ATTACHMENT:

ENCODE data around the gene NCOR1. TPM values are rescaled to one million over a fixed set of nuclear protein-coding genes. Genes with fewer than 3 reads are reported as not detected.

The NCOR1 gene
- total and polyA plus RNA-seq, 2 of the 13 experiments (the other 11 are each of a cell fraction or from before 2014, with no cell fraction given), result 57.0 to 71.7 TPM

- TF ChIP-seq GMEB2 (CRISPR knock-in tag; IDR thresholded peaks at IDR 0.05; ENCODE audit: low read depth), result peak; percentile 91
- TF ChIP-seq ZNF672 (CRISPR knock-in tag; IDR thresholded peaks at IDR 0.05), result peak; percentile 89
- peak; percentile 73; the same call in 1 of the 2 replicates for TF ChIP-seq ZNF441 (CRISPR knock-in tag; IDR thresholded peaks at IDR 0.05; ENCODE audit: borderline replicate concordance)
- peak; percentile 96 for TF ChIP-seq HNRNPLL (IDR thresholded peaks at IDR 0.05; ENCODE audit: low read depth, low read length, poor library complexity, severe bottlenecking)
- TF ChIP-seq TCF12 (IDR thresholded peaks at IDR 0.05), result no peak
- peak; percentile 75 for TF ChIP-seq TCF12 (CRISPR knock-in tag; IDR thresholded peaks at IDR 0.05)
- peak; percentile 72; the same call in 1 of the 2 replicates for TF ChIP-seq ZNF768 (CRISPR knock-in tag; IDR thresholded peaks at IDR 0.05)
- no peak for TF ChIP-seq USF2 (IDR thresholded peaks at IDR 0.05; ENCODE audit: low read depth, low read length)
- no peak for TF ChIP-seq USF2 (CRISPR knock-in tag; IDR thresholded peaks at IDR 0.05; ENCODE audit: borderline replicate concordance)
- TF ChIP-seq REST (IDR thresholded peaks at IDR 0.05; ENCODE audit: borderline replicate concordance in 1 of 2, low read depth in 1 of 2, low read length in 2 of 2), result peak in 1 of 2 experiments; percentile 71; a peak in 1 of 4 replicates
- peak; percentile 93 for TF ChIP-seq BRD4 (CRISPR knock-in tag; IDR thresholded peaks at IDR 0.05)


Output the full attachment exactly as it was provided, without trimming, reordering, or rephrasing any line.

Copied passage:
ENCODE data around the gene NCOR1. TPM values are rescaled to one million over a fixed set of nuclear protein-coding genes. Genes with fewer than 3 reads are reported as not detected.

The NCOR1 gene
- total and polyA plus RNA-seq, 2 of the 13 experiments (the other 11 are each of a cell fraction or from before 2014, with no cell fraction given), result 57.0 to 71.7 TPM

- TF ChIP-seq GMEB2 (CRISPR knock-in tag; IDR thresholded peaks at IDR 0.05; ENCODE audit: low read depth), result peak; percentile 91
- TF ChIP-seq ZNF672 (CRISPR knock-in tag; IDR thresholded peaks at IDR 0.05), result peak; percentile 89
- peak; percentile 73; the same call in 1 of the 2 replicates for TF ChIP-seq ZNF441 (CRISPR knock-in tag; IDR thresholded peaks at IDR 0.05; ENCODE audit: borderline replicate concordance)
- peak; percentile 96 for TF ChIP-seq HNRNPLL (IDR thresholded peaks at IDR 0.05; ENCODE audit: low read depth, low read length, poor library complexity, severe bottlenecking)
- TF ChIP-seq TCF12 (IDR thresholded peaks at IDR 0.05), result no peak
- peak; percentile 75 for TF ChIP-seq TCF12 (CRISPR knock-in tag; IDR thresholded peaks at IDR 0.05)
- peak; percentile 72; the same call in 1 of the 2 replicates for TF ChIP-seq ZNF768 (CRISPR knock-in tag; IDR thresholded peaks at IDR 0.05)
- no peak for TF ChIP-seq USF2 (IDR thresholded peaks at IDR 0.05; ENCODE audit: low read depth, low read length)
- no peak for TF ChIP-seq USF2 (CRISPR knock-in tag; IDR thresholded peaks at IDR 0.05; ENCODE audit: borderline replicate concordance)
- TF ChIP-seq REST (IDR thresholded peaks at IDR 0.05; ENCODE audit: borderline replicate concordance in 1 of 2, low read depth in 1 of 2, low read length in 2 of 2), result peak in 1 of 2 experiments; percentile 71; a peak in 1 of 4 replicates
- peak; percentile 93 for TF ChIP-seq BRD4 (CRISPR knock-in tag; IDR thresholded peaks at IDR 0.05)